History of Adult Education in Nigeria

The history of adult education in Nigeria is a journey in the past that carries so much promises about the very fast approaching future. Adult education is an academic programme that hates to leave rejected stones unturned. It holds a holistic approach to nation-building in terms of overall development and growth.

As it is believed and duly accepted that education is a light to the feet of the world in relations to determining the brightness of her future, the establishment and incorporation of the adult education into the scheme of national leadership and community-building policies is an evidence of the general concession of the fact.

With a country as Nigeria that has a very imbalanced ratio when it comes to the statistics or/and percentage of the educated compared to that of the uneducated, the need to fusing the adult education programme becomes very urgent and necessary.

The more reason for that necessity is informed by the understanding that educating the old and experienced citizens will go a long way into improving on the resources of the country.

Adult education in Nigeria has a long history. As far back as the 14 th century, itinerant Islamic scholars and traders in the Muslim north of the country taught Arabic literacy through the study of the Koran.

Later, Christian missionaries brought Western education to parts of southern and central Nigeria. This education, however, was essentially selective and designed with the specific goal of becoming literate in order to study the scriptures. In the 20th century, deliberate efforts were made by the British colonial government to provide some adult education in Nigeria.

In its 1925 memorandum on Education Policy in British Tropical Africa, the British Colonial Office recommended the implementation of an adult education programme in African countries. Actual implementation of adult education in Nigeria started in 1944 (Omolewa, 1981) and by 1946 a national literacy programme was well under way, although due to poor implementation it had limited success.

Nigeria attained independence in 1960 and literacy efforts in Nigeria received a boost when UNESCO supported the establishment of an Adult Literacy Institute in Ibadan in 1965. In 1971 the Nigerian National Council for Adult Education (NNCAE) was set up, becoming a “voice” for adult education practice in Nigeria.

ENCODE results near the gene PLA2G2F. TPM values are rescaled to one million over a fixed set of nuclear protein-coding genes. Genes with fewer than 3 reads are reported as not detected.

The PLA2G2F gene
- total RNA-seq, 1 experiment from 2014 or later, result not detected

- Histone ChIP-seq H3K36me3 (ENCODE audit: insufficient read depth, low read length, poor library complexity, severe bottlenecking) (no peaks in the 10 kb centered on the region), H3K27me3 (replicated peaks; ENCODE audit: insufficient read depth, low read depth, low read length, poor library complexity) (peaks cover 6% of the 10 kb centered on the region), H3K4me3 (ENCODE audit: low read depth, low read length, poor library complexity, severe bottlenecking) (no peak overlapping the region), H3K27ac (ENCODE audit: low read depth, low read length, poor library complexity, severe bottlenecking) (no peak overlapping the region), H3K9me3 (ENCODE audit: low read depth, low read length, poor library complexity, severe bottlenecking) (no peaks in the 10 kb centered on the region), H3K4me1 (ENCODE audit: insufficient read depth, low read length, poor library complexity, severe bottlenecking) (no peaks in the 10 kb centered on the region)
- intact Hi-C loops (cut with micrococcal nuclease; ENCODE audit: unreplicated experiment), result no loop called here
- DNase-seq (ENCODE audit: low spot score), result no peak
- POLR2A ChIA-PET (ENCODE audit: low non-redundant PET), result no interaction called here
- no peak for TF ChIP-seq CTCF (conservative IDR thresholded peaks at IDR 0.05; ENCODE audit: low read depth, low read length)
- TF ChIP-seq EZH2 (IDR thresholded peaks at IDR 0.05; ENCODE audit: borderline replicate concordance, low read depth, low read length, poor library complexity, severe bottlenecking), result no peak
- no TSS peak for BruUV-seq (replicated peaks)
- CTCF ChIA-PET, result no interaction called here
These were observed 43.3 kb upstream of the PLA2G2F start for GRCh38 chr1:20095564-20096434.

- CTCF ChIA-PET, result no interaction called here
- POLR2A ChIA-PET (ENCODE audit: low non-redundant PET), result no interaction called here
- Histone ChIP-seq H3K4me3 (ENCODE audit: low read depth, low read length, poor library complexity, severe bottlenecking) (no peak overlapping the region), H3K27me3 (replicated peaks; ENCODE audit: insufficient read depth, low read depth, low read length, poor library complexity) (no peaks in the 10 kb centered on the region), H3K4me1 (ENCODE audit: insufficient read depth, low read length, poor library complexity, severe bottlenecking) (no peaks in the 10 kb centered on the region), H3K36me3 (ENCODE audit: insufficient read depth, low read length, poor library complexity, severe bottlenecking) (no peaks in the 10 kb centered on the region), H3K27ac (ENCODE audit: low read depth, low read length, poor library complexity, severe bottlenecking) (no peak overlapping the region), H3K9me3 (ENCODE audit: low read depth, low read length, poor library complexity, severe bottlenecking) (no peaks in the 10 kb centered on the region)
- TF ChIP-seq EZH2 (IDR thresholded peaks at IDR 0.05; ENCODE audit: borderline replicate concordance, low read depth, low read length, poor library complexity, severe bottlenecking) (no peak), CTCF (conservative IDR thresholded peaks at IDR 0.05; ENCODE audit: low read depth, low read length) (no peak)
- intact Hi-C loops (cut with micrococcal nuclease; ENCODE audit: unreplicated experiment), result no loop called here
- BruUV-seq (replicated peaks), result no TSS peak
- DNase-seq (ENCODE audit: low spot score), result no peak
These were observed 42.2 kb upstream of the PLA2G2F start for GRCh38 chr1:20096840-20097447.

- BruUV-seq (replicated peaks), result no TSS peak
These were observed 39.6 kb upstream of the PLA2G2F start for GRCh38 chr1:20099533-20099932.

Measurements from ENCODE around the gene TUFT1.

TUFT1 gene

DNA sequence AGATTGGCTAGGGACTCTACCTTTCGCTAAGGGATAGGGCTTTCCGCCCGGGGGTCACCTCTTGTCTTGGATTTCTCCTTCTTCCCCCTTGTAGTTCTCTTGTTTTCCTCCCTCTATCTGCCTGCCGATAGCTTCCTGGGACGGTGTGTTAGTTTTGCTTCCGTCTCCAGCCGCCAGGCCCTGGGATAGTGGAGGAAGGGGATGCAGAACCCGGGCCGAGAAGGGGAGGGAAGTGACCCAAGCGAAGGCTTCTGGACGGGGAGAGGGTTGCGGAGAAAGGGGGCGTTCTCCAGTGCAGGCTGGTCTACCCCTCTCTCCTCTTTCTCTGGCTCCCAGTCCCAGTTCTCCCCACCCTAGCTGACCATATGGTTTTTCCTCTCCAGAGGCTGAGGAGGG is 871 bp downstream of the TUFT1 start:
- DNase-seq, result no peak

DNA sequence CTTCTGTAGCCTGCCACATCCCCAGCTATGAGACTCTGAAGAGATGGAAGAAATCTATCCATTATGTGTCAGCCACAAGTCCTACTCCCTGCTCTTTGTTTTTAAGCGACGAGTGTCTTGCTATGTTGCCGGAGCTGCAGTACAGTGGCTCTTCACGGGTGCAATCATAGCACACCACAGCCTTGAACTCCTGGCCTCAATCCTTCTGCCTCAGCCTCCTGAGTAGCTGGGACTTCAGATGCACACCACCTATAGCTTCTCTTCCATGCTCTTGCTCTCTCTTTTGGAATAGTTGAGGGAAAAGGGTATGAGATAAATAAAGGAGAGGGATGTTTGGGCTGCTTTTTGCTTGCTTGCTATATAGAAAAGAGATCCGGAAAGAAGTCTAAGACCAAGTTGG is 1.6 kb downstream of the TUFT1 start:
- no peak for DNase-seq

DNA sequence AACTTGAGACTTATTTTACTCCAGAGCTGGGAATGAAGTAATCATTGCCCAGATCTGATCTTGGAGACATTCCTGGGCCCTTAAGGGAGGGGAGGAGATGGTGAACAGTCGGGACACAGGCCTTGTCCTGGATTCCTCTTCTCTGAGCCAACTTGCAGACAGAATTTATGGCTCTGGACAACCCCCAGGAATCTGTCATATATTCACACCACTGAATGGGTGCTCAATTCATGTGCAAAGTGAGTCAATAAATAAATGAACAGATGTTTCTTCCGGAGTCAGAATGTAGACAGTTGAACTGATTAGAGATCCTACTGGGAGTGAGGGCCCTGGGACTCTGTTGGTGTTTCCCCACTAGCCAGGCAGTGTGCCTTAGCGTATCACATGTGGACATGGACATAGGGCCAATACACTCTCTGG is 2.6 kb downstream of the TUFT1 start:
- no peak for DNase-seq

It recorded dramatic achievements within a short span of time, becoming a force to reckon with in terms of the planning, implementation and evaluation of adult and non-formal education programmes. In particular, the NNCAE played a leading role in driving aggressive campaigns and advocacy at government and university levels in order to ensure that adult education programmes were included at all levels of the education system.

Read Also: Role of Adult Education in Community Development

Since its inception the NNCAE has worked in collaboration with government and non-government agencies in Nigeria to:

  • Establish the Adult and Non-formal Education Unit in the Federal Ministry of Education in 1974
  • Establish Adult and Non-formal Education Agencies in all the states of the federation from 1980
  • Establish the National Mass Education Commission (NMEC) in 1990
  • Develop the Blueprint on Adult Education and Non-Formal Education and the Declaration of 1982–1992 as a National Mass Literacy Campaign; the Blueprint is still relevant in Nigeria today
  • Establish departments of adult education in federal universities
  • Develop a human resource base of experts in adult and non-formal education
  • Conduct annual national conferences/seminars where adult education experts and practitioners meet to discuss issues
  • Document research findings through its journal, Adult Education in Nigeria
  • Partner with international agencies in the promotion of adult and non-formal education

It was in the Third National Development Plan (1975-1980) that the Federal Government first made provision in real terms for adult education in the country. The plan proposed the establishment of Centers for Adult Education to run correspondence and adult education courses and to conduct research into various aspects of adult and non-formal education. In 1980 the Government of Kano State established the Kano State Agency for Mass Education.

This was a historic moment for it was the first post–independence state government to go out of its way to set up an autonomous agency responsible for adult and non-formal education. The Kano State Agency made tremendous progress in adult literacy, winning UNESCO literacy awards in 1983 and 1990.

A great wind of change came in 1990 when the Federal Military Government established the National Commission for Mass Education (NMEC), responsible for the organization, monitoring and assessment of adult literacy practices in the country. The commission’s activities are decentralized, with offices in the six geo-political zones of the country, the 36 states and all 774 local government areas.

Coordination and supervision of literacy classes are the sole responsibility of the local adult education officers, supervisors and literacy instructors. The minimum number of literacy classes expected in any local government is ten, with additional classes managed and funded by NGOs. Examinations are conducted on the basic competencies, reading, writing and numeracy. Life skills, which are central to all the literacy programmes, are also tested.

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